If you’re ready to purchase your first motorcycle, you’re likely thrilled — and more than a little overwhelmed. There are so many factors to consider and dozens of choices you’ll need to make before you pull the clutch. It can all get confusing, fast!
No worries, FDLCU is here to help. We’ve compiled a step-by-step guide for buying a motorcycle, complete with useful tips to help you make a purchase you’ll enjoy for years to come.
A motorcycle can run you anywhere from $2,000 to $16,000, and it’s always best to have the financial details of a large purchase squared away before entering the market so you’ll avoid disappointment later. You can save up for your bike, charge it to a low-interest credit card or take out an unsecured loan from Fond du Lac Credit Union, where you’ll enjoy affordable interest rates and payback terms to fit your budget.
Brush up on your motorcycle safety
Before you shop for a bike, it’s a good idea to complete a Motorcycle Safety Foundation (MSF) course. The course is similar to driver’s training and will help ensure you can ride your bike with increased safety. Depending on your state, you may need to obtain a special motorcycle license as well.
In some states, motorcycle insurance is required by law, but even if your state does not mandate it, consider purchasing coverage anyway. Insurance will protect you from liability for property damage or personal injuries caused through your vehicle, help cover medical bills in case of an accident, and cover theft and damage to your bike as well. As is the case with auto insurance, you’ll have the freedom to choose how much coverage you’d like to purchase, with more robust coverage directly increasing the cost of your policy.
Choose between a new and used bike
You’ve got the important stuff taken care of and you’re itching to try out bikes, but before you do, decide if you’re going to purchase a new or used motorcycle. Let’s take a quick look at the pros and cons of each option.
A used motorcycle can cost thousands less than a new bike and won’t depreciate nearly as much, but finding a used motorcycle in decent condition can be challenging. If you decide to go this route, stay away from bikes that show signs of excessive wear, have mileage exceeding 20,000 miles, and/or have difficulty starting up, running or stopping. It’s also a good idea to get a VIN (Vehicle Identification Number) to check on your potential new bike, have it professionally inspected, and take it for a spin before finalizing the deal.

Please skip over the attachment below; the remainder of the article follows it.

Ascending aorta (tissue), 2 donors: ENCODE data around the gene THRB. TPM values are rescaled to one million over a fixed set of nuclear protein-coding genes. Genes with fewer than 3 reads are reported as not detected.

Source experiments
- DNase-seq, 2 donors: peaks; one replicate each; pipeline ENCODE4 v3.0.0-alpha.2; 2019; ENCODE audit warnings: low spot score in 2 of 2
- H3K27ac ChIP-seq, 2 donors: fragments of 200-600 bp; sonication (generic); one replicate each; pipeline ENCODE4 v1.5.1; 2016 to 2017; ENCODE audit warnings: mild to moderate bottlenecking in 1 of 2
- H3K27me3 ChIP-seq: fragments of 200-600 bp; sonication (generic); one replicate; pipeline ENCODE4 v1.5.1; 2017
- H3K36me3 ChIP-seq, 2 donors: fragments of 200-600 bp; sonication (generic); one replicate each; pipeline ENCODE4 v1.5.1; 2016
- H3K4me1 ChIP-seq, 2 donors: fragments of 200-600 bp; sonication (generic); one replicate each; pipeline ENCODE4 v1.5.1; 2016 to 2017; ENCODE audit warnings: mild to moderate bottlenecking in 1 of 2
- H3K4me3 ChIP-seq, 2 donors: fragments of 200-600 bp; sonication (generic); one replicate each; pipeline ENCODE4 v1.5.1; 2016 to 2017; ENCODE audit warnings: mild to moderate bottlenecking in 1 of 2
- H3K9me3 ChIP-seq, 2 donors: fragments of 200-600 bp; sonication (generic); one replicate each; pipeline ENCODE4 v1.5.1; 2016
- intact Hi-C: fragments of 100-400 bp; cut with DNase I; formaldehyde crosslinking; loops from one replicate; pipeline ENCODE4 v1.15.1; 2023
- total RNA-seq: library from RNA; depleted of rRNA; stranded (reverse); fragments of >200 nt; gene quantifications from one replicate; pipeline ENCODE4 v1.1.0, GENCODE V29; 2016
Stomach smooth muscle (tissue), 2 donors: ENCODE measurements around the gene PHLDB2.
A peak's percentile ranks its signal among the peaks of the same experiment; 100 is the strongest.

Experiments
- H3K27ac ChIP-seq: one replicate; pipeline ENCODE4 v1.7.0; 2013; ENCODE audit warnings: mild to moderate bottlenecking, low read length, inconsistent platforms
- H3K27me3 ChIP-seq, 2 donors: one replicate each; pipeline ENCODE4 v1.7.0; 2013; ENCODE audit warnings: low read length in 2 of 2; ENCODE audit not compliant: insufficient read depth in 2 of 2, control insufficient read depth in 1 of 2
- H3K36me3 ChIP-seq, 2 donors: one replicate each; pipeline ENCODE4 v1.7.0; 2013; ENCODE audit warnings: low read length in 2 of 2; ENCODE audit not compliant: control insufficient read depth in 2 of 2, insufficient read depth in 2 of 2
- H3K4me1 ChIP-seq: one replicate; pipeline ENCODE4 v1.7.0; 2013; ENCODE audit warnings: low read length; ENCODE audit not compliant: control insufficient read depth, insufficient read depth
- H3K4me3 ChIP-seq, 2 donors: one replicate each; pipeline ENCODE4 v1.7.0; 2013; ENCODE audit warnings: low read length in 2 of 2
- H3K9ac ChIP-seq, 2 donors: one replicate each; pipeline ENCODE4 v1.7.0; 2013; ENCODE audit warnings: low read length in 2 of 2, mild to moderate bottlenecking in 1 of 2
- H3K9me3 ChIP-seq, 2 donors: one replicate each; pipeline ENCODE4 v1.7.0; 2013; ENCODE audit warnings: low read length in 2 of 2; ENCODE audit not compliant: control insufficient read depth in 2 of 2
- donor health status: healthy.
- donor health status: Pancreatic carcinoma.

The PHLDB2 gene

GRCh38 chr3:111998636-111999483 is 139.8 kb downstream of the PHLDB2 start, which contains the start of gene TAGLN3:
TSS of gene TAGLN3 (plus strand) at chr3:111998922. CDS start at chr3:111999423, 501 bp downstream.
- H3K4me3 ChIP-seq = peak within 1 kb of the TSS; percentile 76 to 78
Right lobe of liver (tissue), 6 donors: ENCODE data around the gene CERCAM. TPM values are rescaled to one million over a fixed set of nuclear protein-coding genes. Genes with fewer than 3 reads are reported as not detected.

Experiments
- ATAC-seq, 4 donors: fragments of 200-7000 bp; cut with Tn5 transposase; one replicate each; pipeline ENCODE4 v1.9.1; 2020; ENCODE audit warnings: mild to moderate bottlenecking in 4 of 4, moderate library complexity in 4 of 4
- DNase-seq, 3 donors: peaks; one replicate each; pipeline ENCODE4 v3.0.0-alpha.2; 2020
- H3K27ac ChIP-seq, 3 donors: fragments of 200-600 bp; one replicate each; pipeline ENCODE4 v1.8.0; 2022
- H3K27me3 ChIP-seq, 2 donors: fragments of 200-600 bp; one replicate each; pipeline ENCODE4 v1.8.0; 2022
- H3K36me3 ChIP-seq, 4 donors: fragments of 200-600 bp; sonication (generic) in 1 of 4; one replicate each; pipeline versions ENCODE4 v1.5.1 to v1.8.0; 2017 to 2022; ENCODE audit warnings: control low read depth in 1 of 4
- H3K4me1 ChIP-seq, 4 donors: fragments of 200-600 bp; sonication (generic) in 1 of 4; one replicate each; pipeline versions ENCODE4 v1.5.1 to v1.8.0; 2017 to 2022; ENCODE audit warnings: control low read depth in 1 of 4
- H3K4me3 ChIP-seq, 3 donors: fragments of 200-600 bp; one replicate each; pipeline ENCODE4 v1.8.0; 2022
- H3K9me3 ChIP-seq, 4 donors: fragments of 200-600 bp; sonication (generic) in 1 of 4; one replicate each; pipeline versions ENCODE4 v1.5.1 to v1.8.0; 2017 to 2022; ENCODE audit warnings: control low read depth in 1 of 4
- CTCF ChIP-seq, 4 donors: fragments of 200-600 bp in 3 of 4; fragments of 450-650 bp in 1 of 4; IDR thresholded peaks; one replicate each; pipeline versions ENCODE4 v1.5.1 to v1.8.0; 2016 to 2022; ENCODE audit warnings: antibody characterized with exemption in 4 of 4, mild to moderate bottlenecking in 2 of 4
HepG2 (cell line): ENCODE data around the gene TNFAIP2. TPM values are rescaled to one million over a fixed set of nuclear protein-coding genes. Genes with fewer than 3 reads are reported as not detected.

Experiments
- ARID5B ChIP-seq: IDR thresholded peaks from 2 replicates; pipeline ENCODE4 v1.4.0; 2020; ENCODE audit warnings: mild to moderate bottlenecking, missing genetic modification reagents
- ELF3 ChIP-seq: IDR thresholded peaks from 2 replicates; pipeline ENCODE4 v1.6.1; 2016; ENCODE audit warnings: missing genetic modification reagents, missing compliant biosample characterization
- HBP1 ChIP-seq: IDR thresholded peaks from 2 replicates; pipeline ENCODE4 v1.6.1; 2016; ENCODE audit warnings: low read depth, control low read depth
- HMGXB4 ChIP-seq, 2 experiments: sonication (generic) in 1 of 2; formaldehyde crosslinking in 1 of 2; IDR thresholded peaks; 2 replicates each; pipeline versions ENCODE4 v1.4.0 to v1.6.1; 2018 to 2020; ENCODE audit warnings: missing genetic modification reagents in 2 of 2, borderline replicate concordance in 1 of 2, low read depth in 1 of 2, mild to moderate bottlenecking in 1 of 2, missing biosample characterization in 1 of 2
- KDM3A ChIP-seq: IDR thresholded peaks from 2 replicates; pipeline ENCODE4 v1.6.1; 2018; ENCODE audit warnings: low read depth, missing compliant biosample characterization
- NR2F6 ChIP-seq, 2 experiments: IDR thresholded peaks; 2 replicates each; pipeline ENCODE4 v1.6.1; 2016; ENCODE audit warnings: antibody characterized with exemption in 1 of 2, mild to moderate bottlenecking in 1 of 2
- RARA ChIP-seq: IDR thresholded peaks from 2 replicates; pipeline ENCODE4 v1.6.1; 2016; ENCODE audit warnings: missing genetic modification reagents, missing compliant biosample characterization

A new bike will be blessedly free of mechanical breakdowns in the near future and will look nice and shiny. Of course, you’ll pay for these privileges, so be sure to run the numbers before setting your heart on a particular motorcycle. It’s also important to note that, while you might save on repairs and maintenance, insurance on a new bike will likely be a lot more expensive than coverage for a used one.
Choose a motorcycle type
You’re ready to choose your type of ride. Here are the most popular choices:
- Sportbikes-equipped with a leaning design that makes them ideal for riding at high speeds, these bikes also have higher footpegs and handlebars that are more out of reach than most other bikes. A sportbike can be a good choice for thrill-seekers, but an uncomfortable option for riders planning to take long trips on their bikes. Insurance can also be expensive.
- Standard bikes-an upright riding posture and lack of accessories make these a great all-purpose motorcycle. Perfect for beginners and the budget-conscious, but not the best choice for off-road and long-distance riders.
- Cruisers-the Harley Davidson standard, cruisers offer a relaxed riding position, comfortable suspension and a V-twin engine. They also tend to be heavy, making them difficult for new or small riders to handle, but an excellent choice for tall riders and those seeking a stylish ride.
- Touring bikes-built for long rides, these motorcycles are fully loaded with extra features, including fairings that block the wind, saddlebags to accommodate luggage and large fuel tanks for long trips. A touring bike can be ideal for riders who take lots of road trips, but they can be an expensive choice for city riders.
- Dual sport bikes-lightweight and built with high-travel suspension and aggressive tires, these bikes are a great choice for off-road riding. Their tall seat height makes them difficult for short riders to handle.
Once you’ve chosen your ride type, research models from popular brands, including Yamaha, Harley Davidson, Suzuki, Kawasaki, Honda, and Triumph. Be sure to check out ratings and reviews from current owners. Once you’ve narrowed down your choice, you’re ready to visit dealerships and private sellers.
Important features to consider
A motorcycle’s seat, handlebars and footpegs are not adjustable, so it’s important to choose one that fits comfortably. Take a seat on any bike you are considering. See how it feels, and make sure you can easily reach the handlebars and pedals. If possible, go for a ride around town to get a real feel for it.
You’ll also want to consider the weight of your bike since a heavier bike can be difficult to maneuver.
Finally, if you’re a new rider, don’t go overboard on power. It’s best to start with a bike that has a 500cc engine and then trade-in for something more powerful later on, if necessary.
Choose your bike and finalize your purchase
You’re ready to buy your bike! Be sure to choose carefully and do lots of research so you’ll enjoy your motorcycle for many happy miles.